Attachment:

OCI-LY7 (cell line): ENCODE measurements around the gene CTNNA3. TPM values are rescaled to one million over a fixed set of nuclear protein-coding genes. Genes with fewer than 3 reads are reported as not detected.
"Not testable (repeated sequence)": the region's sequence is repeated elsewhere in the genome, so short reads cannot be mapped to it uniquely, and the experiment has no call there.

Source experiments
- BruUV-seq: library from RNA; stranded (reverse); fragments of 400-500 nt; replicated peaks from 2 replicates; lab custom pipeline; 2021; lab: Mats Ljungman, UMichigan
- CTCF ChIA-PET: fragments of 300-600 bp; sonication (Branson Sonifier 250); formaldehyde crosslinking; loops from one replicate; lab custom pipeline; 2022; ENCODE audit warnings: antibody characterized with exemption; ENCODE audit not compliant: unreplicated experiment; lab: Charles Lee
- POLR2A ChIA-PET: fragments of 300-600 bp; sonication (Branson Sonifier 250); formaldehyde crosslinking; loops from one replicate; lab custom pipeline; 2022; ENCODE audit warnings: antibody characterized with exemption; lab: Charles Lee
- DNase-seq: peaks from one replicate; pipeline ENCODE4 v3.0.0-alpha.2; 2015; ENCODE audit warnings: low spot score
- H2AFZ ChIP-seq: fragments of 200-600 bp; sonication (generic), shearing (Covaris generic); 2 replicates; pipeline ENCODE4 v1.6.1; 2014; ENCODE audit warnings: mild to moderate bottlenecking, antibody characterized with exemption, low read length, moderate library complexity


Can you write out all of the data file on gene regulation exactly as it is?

OCI-LY7 (cell line): ENCODE measurements around the gene CTNNA3. TPM values are rescaled to one million over a fixed set of nuclear protein-coding genes. Genes with fewer than 3 reads are reported as not detected.
"Not testable (repeated sequence)": the region's sequence is repeated elsewhere in the genome, so short reads cannot be mapped to it uniquely, and the experiment has no call there.

Source experiments
- BruUV-seq: library from RNA; stranded (reverse); fragments of 400-500 nt; replicated peaks from 2 replicates; lab custom pipeline; 2021; lab: Mats Ljungman, UMichigan
- CTCF ChIA-PET: fragments of 300-600 bp; sonication (Branson Sonifier 250); formaldehyde crosslinking; loops from one replicate; lab custom pipeline; 2022; ENCODE audit warnings: antibody characterized with exemption; ENCODE audit not compliant: unreplicated experiment; lab: Charles Lee
- POLR2A ChIA-PET: fragments of 300-600 bp; sonication (Branson Sonifier 250); formaldehyde crosslinking; loops from one replicate; lab custom pipeline; 2022; ENCODE audit warnings: antibody characterized with exemption; lab: Charles Lee
- DNase-seq: peaks from one replicate; pipeline ENCODE4 v3.0.0-alpha.2; 2015; ENCODE audit warnings: low spot score
- H2AFZ ChIP-seq: fragments of 200-600 bp; sonication (generic), shearing (Covaris generic); 2 replicates; pipeline ENCODE4 v1.6.1; 2014; ENCODE audit warnings: mild to moderate bottlenecking, antibody characterized with exemption, low read length, moderate library complexity